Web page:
A woman facing foreclosure won’t be awarded a second chance at a settlement conference after the case was officially closed due to her lack of response, the Indiana Court of Appeals affirmed Wednesday.
In June 2017, Nationstar Mortgage LLC initiated foreclosure on a mortgage secured by real property in Camby, naming Lisa El as the defendant.
Along with the complaint and summons, El received a document notifying her that she “may be entitled to a court-ordered settlement conference with her lender to negotiate an agreement that could allow her to avoid foreclosure.” It instructed her that she needed to notify the trial court of her desire for a settlement conference, which she did.
The Marion Superior Court granted El’s request for a settlement conference and scheduled both parties to appear in person in September 2017. Both parties received a notice and order to appear, including the date and location of the settlement conference. The notice also identified documents El would be required to bring to the conference, including documentation of her present and projected future income, expenses, assets and liabilities, pay stubs, bank statements, utility bills and tax returns.
When El did not appear during her requested scheduled conference, the trial court noted she also failed to submit documents to Nationstar required by the notice and order for settlement conference.
Nationstar then proceed with its foreclosure, filing for summary and default judgment, to which El did not respond. Summary and default judgment were granted to then Nationstar.
In February 2018, counsel for El filed an appearance and a second motion for settlement Conference. Her request acknowledged that a prior settlement conference had been held, and El asked the trial court to reschedule because she had applied for housing assistance as she had been told to do, but she “was not aware of what additional documents were required by [Nationstar]” and “was misinformed as to the Settlement Conference proceedings.”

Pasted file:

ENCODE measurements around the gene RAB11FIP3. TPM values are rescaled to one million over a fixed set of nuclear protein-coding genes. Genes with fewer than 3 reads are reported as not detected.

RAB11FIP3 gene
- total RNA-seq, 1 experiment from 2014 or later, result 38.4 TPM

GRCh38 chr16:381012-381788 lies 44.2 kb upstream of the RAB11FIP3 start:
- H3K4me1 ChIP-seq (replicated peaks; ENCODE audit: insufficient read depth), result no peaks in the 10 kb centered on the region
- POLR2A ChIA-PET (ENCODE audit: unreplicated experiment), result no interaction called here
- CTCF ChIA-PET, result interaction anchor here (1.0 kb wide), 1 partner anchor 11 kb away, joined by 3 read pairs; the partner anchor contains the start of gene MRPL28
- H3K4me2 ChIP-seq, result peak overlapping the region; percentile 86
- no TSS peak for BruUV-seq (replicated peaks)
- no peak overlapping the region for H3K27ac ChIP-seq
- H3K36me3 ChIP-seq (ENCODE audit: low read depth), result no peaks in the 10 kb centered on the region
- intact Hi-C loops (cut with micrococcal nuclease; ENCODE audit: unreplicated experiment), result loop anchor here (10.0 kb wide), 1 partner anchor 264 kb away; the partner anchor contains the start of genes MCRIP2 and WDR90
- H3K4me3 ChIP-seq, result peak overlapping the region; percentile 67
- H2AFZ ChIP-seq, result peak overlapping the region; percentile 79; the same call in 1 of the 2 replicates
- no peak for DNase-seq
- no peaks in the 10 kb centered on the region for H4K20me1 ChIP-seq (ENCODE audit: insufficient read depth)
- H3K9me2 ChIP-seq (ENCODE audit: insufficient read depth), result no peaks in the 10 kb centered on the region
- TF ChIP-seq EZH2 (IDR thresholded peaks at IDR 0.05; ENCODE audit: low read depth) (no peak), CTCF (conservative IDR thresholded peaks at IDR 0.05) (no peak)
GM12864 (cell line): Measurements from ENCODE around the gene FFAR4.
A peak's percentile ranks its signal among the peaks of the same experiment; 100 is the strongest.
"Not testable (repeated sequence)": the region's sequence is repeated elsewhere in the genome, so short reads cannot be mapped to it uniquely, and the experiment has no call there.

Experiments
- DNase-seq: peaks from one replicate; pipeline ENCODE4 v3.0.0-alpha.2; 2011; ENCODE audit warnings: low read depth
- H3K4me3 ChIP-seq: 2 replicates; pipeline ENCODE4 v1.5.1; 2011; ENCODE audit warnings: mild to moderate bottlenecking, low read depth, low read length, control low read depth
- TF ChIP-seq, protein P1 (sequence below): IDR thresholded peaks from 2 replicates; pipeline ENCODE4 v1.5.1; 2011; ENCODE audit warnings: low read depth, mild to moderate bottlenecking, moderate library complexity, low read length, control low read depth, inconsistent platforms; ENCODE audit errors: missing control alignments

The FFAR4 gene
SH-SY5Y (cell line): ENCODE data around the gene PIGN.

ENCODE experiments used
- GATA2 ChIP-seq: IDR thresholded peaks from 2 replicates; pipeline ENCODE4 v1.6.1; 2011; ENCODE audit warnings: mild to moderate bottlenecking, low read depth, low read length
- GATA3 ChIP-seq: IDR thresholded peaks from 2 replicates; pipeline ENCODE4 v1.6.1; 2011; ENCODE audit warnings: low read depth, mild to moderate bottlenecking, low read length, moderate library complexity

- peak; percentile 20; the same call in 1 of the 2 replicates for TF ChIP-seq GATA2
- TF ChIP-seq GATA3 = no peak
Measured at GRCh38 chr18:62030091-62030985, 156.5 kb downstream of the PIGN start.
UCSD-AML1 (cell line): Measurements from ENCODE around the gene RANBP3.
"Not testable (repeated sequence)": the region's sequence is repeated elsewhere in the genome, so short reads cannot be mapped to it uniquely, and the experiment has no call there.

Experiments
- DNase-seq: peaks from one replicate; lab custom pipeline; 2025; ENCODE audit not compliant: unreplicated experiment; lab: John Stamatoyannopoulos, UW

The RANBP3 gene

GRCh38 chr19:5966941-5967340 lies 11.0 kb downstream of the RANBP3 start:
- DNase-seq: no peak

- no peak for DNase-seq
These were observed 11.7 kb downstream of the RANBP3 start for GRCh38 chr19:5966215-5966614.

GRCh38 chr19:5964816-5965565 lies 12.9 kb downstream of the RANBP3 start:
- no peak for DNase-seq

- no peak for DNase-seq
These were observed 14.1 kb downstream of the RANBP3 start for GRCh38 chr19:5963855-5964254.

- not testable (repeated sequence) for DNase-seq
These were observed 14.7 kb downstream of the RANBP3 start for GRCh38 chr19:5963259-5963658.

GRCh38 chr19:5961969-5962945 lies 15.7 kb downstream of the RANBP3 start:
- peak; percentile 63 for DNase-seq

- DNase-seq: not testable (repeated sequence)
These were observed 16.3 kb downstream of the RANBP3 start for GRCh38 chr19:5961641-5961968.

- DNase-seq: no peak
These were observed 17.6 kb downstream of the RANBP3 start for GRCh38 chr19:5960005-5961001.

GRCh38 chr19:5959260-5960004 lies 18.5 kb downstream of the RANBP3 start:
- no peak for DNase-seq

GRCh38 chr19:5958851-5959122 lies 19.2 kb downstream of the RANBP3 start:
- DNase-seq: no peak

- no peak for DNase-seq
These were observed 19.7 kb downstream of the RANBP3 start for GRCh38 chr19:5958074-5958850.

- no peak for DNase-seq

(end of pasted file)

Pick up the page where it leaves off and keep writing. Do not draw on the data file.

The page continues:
The trial court denied her request, which the Indiana Court of appeals affirmed in Lisa M. El v. Nationstar Mortgage LLC, 18A-MF-338, stating the case had already been resolved.
El argued that the trial court should not have denied her second request for a settlement conference under Indiana Code section 32-30-10.5-10, because “[Section 10] does not preclude debtors from obtaining a second settlement conference.”
But the appellate court pointed out El’s position was only partially correct in that the statute “does not preclude” a second conference. It found the statute’s plain language provides that, in certain circumstances, the trial court “may order” the parties to reconvene a settlement conference.
“Here, El filed her Motion for Settlement Conference on February 5, 2018, which was approximately two months after the trial court entered its December 12, 2017 judgment in favor of Nationstar,” Judge James Kirsch wrote for the court. “Section 10 grants the trial court discretion to ‘reconvene’ the settlement conference, for cause, ‘at any time before judgment is entered.’”
Therefore, the appellate court concluded that the case was closed by the time El filed for a second conference, adding that even if the timing had been such that trial court still possessed the discretion to order the parties to reconvene, El still did not show cause that would entitle her to a reconvened conference.